Sharapova Terms Her Two Year Ban As ‘Unfairly Harsh’, Will Appeal Further

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By Vaibhav Arakala

Tennis star pays price for failing dope test, vows to appeal suspension.

Maria Sharapova was on Wednesday banned for two years after failing a drug test but insisted she will appeal a decision which could effectively end her career.

Russian star Sharapova provided a urine sample in January, after her quarterfinal match at the 2016 Australian Open in Melbourne, Australia. That sample was sent to the WADA-accredited laboratory in Montreal, Canada for analysis and was found to contain meldonium, which is a metabolic modulator that is included under section S4 (Hormone and Metabolic Modulators) of the 2016 WADA Prohibited List, and therefore is also prohibited under the Programme.

On March 2, Sharapova was charged with an anti-doping Rule violation under Article 2.1 of the programme (presence of a prohibited substance in a player’s sample).

She promptly admitted that she had committed the anti-doping rule violation charged, and asked for a hearing before an independent tribunal in accordance with Article 8 of the programme to determine the consequences to be imposed on her for that violation.

At a two-day hearing on May 18-19, the independent tribunal received evidence and heard legal arguments from both parties, and subsequently issued a reasoned decision on Wednesday, which is available below.

The independent tribunal determined that (1) Sharapova should serve a period of ineligibility of two years; (2) due to her prompt admission of her violation, that period of ineligibility should be back-dated under Article 10.10.3(b) of the programme to commence from January 26 (the date of sample collection) and so should end at midnight on January 25, 2018; and (3) her results at the 2016 Australian Open should be disqualified, with resulting forfeiture of the ranking points and prize money that she won at that event.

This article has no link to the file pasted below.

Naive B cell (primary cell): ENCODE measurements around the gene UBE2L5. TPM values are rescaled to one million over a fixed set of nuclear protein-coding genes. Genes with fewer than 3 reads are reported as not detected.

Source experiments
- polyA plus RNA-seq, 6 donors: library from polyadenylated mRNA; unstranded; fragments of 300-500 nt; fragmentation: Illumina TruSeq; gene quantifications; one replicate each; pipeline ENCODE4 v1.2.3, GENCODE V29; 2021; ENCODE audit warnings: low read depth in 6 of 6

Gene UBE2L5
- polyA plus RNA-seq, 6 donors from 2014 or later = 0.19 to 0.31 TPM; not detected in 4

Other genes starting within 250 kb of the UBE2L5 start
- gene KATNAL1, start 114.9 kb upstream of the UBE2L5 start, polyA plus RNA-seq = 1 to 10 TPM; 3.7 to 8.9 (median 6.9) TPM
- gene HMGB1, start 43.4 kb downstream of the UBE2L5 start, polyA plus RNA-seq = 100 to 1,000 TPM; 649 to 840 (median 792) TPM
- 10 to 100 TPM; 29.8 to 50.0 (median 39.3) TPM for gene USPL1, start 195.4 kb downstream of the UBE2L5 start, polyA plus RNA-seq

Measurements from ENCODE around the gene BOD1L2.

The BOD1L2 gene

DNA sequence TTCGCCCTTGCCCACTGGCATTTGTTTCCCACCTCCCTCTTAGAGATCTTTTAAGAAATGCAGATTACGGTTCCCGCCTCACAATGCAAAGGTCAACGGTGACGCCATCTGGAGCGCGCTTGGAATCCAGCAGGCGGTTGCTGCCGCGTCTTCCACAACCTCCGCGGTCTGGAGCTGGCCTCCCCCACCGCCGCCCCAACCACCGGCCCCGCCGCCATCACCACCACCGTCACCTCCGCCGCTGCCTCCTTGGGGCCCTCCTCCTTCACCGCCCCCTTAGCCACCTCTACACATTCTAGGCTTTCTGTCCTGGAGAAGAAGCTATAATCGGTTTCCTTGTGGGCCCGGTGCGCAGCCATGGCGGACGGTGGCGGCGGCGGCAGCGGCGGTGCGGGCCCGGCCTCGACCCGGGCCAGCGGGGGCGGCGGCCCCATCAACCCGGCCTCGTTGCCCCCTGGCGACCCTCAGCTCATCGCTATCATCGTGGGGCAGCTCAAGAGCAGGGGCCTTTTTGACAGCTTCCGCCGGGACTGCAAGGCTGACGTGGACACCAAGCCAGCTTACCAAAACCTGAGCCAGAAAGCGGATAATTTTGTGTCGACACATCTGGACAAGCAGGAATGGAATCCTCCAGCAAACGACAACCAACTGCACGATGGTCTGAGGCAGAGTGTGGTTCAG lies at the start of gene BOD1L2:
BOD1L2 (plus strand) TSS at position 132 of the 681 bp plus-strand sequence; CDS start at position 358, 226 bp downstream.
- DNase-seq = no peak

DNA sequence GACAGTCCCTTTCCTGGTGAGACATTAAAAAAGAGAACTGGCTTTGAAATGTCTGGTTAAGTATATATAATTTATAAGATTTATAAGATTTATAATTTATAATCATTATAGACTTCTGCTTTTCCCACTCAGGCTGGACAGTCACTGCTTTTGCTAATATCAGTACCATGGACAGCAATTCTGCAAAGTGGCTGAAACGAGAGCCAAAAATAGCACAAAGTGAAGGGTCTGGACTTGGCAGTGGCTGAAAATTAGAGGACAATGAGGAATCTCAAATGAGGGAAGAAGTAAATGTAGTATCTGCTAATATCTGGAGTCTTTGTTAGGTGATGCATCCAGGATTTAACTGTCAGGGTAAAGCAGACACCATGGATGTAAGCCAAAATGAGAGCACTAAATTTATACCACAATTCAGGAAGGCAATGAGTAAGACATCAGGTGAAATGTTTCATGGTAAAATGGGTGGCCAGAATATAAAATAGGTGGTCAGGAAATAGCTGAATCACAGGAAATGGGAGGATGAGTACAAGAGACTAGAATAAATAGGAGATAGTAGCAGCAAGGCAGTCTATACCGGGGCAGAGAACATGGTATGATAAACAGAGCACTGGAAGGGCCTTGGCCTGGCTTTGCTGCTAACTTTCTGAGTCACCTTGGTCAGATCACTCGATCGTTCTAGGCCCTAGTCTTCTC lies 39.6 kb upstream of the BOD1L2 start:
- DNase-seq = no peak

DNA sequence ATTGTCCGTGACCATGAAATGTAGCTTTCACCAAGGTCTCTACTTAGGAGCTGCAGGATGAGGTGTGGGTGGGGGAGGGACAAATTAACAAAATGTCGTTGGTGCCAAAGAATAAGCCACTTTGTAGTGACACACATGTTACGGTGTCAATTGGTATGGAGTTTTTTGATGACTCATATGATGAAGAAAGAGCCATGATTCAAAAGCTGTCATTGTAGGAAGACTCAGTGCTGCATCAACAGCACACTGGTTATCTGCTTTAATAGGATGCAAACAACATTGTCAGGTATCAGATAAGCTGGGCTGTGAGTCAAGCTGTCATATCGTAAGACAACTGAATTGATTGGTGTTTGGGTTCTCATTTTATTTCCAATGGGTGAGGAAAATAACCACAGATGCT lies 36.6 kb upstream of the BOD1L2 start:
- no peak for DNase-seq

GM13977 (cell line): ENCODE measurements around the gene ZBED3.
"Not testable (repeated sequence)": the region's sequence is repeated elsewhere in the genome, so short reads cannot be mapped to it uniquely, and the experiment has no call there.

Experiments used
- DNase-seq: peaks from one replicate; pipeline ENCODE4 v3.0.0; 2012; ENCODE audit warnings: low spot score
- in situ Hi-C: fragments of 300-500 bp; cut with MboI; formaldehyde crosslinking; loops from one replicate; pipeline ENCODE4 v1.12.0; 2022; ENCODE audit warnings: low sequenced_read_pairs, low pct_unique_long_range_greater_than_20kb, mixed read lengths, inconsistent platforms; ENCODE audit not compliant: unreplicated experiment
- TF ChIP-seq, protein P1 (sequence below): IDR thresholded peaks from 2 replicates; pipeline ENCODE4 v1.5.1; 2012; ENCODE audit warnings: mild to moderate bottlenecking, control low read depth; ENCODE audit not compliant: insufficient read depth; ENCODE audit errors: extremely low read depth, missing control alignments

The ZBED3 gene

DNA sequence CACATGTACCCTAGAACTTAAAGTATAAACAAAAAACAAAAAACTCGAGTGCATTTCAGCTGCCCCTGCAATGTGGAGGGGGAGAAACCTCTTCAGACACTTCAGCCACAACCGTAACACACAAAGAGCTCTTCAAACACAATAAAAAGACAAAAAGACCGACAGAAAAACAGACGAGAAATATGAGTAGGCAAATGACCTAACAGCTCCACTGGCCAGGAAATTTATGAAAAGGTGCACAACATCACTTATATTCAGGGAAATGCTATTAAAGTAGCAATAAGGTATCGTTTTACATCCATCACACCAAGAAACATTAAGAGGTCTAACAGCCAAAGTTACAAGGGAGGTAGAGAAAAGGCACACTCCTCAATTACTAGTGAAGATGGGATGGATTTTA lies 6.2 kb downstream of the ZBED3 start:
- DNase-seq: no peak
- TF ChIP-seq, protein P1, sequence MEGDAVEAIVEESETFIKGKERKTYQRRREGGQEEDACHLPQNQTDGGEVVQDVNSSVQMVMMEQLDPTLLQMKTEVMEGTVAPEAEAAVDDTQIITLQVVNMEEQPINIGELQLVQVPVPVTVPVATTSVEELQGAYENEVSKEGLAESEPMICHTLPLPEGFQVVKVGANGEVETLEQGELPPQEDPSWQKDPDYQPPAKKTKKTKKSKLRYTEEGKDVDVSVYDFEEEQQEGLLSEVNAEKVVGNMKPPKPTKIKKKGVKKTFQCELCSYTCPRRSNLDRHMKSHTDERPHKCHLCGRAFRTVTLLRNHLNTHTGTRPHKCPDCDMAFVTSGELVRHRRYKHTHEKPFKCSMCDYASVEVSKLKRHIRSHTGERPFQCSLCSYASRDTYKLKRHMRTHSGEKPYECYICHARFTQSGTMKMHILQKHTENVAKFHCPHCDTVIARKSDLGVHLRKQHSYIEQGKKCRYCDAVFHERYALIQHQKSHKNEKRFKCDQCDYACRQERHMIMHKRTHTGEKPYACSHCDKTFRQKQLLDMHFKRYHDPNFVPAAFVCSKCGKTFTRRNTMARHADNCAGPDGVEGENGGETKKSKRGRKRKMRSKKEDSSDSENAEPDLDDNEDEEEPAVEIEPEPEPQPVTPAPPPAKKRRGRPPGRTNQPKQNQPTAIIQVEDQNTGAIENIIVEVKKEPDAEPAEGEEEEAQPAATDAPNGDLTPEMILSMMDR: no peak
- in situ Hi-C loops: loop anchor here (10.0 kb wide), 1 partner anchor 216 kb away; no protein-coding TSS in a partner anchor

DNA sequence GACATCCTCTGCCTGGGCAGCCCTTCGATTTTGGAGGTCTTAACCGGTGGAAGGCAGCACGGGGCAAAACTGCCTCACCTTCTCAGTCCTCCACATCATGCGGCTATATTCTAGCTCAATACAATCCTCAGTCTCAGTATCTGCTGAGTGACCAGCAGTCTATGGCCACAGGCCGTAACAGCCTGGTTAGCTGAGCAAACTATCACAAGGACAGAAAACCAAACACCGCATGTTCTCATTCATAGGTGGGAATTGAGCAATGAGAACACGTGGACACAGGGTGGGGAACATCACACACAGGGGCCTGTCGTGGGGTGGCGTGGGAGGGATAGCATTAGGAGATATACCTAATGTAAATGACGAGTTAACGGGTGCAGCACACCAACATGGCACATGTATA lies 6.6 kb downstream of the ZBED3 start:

The tennis anti-doping programme applies to all players competing at Grand Slam tournaments and events sanctioned by the ITF, ATP, and WTA. Players are tested for substances prohibited by the World Anti-Doping Agency and, upon a finding that an anti-doping rule violation has been committed, sanctions are imposed under the programme in compliance with the requirements of the World Anti-Doping Code.

Sharapova blasted the ban as “unfairly harsh” in a statement on her Facebook fan page.

“While the tribunal concluded correctly that I did not intentionally violate the anti-doping rules, I cannot accept an unfairly harsh two-year suspension. I will immediately appeal to Court of Arbitration for Sport,” fumed Sharapova.

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